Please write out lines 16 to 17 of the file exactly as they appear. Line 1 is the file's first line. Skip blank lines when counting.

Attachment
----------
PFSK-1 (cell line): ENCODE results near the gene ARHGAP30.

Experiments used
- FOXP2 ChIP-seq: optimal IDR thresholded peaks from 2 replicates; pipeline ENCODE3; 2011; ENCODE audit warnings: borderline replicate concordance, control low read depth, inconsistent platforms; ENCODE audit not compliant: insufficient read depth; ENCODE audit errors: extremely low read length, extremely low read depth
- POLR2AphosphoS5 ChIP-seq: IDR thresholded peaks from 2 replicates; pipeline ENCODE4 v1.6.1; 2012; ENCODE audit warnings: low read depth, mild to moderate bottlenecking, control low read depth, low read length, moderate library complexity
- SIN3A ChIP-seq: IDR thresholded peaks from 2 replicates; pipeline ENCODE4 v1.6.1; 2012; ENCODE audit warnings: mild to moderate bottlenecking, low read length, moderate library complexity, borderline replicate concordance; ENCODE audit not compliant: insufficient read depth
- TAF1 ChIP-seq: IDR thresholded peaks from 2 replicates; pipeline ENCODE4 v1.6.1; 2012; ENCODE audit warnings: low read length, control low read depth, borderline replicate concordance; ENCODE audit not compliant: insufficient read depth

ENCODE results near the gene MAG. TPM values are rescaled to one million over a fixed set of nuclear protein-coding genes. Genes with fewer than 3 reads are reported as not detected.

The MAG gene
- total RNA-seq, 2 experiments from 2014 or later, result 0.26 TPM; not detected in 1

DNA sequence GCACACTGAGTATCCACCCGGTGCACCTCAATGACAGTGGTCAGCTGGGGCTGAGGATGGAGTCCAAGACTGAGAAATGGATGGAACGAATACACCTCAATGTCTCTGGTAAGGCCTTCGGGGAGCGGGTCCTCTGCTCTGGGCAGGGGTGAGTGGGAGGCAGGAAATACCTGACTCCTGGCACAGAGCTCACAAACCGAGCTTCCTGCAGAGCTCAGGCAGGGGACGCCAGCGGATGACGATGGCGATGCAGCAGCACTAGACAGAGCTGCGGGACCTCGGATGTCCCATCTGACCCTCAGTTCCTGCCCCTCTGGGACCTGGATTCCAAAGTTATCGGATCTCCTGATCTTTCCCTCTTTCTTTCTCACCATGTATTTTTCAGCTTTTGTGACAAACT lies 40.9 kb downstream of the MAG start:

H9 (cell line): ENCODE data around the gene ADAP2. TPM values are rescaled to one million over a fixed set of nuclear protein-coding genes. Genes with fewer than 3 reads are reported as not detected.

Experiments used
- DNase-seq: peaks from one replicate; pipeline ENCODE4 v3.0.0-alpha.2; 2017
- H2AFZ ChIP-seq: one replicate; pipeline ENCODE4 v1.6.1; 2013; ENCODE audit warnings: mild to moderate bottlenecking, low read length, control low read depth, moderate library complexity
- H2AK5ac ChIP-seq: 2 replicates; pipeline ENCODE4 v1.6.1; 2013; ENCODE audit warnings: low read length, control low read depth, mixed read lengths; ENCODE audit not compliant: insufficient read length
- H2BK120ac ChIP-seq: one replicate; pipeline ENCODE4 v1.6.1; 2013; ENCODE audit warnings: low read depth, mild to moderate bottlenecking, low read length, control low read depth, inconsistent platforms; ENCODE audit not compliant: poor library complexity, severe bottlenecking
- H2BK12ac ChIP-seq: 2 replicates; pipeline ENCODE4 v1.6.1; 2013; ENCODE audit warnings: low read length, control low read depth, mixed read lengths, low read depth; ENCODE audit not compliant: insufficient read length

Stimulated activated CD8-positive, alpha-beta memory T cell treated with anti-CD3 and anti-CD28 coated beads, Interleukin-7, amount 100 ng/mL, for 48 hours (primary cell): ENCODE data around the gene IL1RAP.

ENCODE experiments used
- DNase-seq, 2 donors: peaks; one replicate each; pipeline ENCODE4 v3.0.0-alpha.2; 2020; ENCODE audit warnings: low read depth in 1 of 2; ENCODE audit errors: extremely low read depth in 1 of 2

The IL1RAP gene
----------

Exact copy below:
- H2BK120ac ChIP-seq: one replicate; pipeline ENCODE4 v1.6.1; 2013; ENCODE audit warnings: low read depth, mild to moderate bottlenecking, low read length, control low read depth, inconsistent platforms; ENCODE audit not compliant: poor library complexity, severe bottlenecking
- H2BK12ac ChIP-seq: 2 replicates; pipeline ENCODE4 v1.6.1; 2013; ENCODE audit warnings: low read length, control low read depth, mixed read lengths, low read depth; ENCODE audit not compliant: insufficient read length